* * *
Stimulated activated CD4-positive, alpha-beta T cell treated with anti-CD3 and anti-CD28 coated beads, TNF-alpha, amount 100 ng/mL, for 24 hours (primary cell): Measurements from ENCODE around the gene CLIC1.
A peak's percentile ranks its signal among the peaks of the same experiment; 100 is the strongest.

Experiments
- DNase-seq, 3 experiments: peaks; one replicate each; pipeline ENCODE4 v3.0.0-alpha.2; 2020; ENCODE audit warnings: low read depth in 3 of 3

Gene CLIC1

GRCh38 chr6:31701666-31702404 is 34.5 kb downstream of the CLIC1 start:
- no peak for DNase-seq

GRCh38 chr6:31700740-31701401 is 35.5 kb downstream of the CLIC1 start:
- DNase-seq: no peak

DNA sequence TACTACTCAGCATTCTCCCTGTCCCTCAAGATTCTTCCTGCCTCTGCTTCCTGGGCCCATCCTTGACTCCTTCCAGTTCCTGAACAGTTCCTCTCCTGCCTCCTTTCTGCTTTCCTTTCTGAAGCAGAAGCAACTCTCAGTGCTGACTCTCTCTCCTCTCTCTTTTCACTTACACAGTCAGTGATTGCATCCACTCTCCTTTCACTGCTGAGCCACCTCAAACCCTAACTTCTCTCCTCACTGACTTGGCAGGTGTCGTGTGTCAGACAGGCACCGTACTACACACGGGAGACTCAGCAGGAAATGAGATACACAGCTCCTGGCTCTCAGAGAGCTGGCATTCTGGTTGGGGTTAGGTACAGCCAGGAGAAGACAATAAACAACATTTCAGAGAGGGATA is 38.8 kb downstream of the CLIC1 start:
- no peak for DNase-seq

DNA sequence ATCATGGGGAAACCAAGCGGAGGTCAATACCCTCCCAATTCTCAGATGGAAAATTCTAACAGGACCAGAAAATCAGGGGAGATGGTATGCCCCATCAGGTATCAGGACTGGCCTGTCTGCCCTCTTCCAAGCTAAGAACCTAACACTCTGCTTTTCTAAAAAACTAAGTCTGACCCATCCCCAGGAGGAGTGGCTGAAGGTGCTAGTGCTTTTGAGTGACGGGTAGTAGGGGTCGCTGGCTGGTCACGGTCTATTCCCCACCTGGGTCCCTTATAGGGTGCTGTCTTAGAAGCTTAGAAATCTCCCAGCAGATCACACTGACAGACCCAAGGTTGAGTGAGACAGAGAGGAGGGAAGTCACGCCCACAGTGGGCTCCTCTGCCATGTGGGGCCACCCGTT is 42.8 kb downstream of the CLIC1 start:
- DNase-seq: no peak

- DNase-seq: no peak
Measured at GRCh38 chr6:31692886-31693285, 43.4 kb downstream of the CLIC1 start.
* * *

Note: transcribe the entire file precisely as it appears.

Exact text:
Stimulated activated CD4-positive, alpha-beta T cell treated with anti-CD3 and anti-CD28 coated beads, TNF-alpha, amount 100 ng/mL, for 24 hours (primary cell): Measurements from ENCODE around the gene CLIC1.
A peak's percentile ranks its signal among the peaks of the same experiment; 100 is the strongest.

Experiments
- DNase-seq, 3 experiments: peaks; one replicate each; pipeline ENCODE4 v3.0.0-alpha.2; 2020; ENCODE audit warnings: low read depth in 3 of 3

Gene CLIC1

GRCh38 chr6:31701666-31702404 is 34.5 kb downstream of the CLIC1 start:
- no peak for DNase-seq

GRCh38 chr6:31700740-31701401 is 35.5 kb downstream of the CLIC1 start:
- DNase-seq: no peak

DNA sequence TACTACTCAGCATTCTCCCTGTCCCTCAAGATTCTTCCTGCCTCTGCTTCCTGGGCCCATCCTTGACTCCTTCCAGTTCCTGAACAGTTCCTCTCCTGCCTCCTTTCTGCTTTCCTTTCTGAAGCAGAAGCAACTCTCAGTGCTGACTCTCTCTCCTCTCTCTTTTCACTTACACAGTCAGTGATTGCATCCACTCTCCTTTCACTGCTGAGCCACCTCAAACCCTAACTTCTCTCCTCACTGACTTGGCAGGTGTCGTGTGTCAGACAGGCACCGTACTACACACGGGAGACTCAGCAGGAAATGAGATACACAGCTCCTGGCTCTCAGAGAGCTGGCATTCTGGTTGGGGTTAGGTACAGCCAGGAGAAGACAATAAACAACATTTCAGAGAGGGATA is 38.8 kb downstream of the CLIC1 start:
- no peak for DNase-seq

DNA sequence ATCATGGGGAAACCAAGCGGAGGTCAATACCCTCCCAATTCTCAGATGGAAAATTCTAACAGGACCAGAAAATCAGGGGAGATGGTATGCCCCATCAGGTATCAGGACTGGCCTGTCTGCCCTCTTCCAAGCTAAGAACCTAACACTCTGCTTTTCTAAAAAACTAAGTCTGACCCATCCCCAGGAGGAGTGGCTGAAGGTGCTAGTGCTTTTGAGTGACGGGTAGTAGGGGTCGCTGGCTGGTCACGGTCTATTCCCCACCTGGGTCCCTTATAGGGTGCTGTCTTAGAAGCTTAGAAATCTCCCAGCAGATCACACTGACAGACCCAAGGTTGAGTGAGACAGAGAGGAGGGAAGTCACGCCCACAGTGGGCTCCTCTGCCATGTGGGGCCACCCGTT is 42.8 kb downstream of the CLIC1 start:
- DNase-seq: no peak

- DNase-seq: no peak
Measured at GRCh38 chr6:31692886-31693285, 43.4 kb downstream of the CLIC1 start.